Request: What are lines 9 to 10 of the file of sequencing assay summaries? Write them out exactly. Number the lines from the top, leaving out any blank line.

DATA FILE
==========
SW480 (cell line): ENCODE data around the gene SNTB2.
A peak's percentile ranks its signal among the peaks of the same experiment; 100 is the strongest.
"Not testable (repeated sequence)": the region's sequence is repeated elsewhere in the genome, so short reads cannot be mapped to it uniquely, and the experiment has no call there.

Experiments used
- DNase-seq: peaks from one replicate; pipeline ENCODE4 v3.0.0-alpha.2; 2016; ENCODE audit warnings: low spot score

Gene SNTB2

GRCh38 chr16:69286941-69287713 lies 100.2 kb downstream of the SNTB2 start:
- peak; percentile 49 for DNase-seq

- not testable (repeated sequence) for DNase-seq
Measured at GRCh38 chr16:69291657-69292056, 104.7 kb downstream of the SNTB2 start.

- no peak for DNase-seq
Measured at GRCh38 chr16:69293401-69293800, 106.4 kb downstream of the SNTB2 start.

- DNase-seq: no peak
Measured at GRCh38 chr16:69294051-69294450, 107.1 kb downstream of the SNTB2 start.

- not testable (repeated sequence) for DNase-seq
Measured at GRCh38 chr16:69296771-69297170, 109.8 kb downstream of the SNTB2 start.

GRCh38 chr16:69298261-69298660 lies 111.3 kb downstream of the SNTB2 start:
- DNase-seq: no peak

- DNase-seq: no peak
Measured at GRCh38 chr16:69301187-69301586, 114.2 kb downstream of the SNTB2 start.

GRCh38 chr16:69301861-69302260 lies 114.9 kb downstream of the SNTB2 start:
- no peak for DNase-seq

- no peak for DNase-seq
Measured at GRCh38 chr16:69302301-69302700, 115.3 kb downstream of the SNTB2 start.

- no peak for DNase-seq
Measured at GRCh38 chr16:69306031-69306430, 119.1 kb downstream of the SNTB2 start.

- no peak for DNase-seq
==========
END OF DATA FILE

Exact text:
- not testable (repeated sequence) for DNase-seq
Measured at GRCh38 chr16:69291657-69292056, 104.7 kb downstream of the SNTB2 start.